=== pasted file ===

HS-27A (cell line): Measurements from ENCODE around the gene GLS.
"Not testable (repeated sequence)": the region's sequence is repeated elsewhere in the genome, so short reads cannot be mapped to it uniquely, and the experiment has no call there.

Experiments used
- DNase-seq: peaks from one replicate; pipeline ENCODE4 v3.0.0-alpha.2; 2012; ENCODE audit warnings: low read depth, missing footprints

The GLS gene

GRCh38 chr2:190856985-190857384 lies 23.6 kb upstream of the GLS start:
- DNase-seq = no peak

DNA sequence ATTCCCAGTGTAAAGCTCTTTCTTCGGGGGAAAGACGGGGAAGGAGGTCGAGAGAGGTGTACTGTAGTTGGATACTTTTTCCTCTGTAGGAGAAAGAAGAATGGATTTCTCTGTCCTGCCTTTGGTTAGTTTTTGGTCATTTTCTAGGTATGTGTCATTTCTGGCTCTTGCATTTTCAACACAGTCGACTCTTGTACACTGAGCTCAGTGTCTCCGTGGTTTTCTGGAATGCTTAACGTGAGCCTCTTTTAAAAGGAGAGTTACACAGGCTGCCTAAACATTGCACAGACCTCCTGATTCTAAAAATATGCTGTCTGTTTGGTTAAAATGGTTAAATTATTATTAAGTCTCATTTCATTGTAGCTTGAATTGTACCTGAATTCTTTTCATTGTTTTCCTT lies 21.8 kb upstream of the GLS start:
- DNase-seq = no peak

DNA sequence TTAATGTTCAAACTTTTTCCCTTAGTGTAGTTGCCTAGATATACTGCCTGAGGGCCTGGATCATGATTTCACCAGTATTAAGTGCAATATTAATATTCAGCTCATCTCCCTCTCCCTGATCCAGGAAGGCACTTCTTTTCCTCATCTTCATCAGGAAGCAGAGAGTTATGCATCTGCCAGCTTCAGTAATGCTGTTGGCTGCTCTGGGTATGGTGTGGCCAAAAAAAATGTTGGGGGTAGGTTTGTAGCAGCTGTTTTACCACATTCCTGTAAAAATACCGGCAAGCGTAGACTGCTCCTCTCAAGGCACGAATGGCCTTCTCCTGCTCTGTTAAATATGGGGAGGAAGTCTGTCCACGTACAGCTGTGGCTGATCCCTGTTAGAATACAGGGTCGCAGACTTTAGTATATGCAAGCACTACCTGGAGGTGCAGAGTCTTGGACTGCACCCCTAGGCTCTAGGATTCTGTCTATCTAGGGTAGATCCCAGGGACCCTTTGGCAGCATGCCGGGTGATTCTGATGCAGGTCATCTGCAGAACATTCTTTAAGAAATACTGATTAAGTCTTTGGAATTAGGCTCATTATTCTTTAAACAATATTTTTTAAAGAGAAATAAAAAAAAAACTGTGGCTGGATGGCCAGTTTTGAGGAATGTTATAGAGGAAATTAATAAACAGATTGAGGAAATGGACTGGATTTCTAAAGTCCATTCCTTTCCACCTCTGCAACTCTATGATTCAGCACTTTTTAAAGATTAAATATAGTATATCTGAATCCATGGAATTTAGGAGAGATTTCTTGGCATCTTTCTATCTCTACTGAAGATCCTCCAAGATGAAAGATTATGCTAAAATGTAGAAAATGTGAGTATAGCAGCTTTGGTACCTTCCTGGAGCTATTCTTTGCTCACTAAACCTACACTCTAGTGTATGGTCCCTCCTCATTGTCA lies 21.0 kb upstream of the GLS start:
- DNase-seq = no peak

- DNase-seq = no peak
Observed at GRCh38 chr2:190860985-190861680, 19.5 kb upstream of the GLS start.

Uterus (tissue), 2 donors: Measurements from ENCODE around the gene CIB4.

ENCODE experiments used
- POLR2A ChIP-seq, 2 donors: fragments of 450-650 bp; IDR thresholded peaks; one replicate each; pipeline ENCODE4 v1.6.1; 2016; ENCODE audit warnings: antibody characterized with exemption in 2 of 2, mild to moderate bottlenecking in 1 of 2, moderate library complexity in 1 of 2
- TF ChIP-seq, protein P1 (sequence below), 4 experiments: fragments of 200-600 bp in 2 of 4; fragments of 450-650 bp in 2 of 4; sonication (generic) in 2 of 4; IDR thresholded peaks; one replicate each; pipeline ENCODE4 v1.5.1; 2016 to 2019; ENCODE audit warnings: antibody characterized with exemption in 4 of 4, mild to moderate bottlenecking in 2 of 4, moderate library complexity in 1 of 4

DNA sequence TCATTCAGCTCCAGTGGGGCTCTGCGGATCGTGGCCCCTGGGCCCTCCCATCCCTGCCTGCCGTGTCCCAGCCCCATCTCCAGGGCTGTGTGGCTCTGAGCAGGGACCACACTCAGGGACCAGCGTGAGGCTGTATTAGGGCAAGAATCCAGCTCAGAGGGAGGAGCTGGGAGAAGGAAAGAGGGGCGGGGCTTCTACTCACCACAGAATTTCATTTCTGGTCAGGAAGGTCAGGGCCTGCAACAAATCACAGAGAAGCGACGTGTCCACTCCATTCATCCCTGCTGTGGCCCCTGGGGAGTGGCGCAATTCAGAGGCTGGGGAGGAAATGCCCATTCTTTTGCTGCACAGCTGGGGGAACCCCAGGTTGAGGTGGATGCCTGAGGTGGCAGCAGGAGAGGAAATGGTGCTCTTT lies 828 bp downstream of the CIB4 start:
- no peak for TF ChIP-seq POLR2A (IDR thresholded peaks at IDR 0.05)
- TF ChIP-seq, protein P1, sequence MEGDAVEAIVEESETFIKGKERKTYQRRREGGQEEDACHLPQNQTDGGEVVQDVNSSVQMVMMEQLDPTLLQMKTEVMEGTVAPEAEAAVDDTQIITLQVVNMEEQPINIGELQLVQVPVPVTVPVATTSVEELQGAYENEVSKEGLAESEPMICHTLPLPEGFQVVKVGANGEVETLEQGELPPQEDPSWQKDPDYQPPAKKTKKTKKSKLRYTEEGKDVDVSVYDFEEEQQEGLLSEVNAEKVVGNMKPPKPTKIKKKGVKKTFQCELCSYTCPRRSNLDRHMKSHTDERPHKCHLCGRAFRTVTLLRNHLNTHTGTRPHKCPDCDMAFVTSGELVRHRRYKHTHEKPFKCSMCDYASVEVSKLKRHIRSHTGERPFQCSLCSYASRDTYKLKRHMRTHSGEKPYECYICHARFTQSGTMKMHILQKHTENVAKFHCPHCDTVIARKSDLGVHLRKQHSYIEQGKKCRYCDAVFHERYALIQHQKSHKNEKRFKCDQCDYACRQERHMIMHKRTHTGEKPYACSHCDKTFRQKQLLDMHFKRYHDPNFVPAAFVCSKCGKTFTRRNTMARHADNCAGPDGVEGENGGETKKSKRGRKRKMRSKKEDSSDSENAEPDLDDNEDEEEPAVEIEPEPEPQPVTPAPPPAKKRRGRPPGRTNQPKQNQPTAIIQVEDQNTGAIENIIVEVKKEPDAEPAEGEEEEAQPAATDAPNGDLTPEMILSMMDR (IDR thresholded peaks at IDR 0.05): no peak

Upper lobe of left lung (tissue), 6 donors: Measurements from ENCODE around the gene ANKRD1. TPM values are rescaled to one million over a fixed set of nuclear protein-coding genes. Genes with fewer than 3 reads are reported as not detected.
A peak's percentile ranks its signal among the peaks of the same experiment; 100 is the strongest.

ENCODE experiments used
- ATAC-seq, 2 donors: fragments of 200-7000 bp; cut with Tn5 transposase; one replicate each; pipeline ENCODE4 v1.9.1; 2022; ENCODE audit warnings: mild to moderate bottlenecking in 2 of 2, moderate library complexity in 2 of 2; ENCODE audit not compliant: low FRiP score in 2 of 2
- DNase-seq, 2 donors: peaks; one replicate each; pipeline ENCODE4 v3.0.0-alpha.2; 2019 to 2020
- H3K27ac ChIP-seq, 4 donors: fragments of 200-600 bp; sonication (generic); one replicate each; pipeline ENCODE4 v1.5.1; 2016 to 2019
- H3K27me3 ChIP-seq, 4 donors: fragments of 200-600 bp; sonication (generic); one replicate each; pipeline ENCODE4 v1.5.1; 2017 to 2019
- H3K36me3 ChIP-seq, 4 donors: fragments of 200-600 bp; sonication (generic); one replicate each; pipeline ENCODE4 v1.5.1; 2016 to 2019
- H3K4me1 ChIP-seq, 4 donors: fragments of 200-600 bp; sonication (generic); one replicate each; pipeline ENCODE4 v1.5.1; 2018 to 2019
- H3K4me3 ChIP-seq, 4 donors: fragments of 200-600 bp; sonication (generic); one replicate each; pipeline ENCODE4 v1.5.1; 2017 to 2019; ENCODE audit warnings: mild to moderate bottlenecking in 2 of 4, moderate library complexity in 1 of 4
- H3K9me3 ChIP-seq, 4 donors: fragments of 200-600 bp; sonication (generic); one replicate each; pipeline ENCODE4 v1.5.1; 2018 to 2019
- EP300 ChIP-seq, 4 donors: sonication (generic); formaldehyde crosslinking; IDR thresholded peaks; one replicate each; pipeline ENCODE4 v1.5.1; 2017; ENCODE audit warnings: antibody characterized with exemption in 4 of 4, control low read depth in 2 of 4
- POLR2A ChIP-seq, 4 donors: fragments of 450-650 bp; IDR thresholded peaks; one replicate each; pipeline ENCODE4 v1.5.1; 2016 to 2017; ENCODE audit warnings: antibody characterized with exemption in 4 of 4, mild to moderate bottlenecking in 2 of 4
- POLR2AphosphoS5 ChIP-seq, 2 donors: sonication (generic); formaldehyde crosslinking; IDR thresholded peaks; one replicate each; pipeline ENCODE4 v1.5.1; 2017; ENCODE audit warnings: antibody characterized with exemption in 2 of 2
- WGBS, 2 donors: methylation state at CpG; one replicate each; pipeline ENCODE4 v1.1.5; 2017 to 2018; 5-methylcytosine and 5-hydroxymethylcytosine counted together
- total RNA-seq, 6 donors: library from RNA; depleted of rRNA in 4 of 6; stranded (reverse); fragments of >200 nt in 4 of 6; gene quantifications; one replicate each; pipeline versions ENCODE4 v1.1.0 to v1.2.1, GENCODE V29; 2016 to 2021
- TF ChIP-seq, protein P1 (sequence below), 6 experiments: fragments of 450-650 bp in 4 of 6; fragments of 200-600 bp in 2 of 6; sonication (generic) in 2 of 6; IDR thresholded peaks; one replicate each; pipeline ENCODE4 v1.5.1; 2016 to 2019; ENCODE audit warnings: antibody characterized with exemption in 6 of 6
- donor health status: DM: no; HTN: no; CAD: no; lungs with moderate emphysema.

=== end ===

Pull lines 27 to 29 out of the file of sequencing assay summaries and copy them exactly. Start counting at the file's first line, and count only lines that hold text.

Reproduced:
- H3K27me3 ChIP-seq, 4 donors: fragments of 200-600 bp; sonication (generic); one replicate each; pipeline ENCODE4 v1.5.1; 2017 to 2019
- H3K36me3 ChIP-seq, 4 donors: fragments of 200-600 bp; sonication (generic); one replicate each; pipeline ENCODE4 v1.5.1; 2016 to 2019
- H3K4me1 ChIP-seq, 4 donors: fragments of 200-600 bp; sonication (generic); one replicate each; pipeline ENCODE4 v1.5.1; 2018 to 2019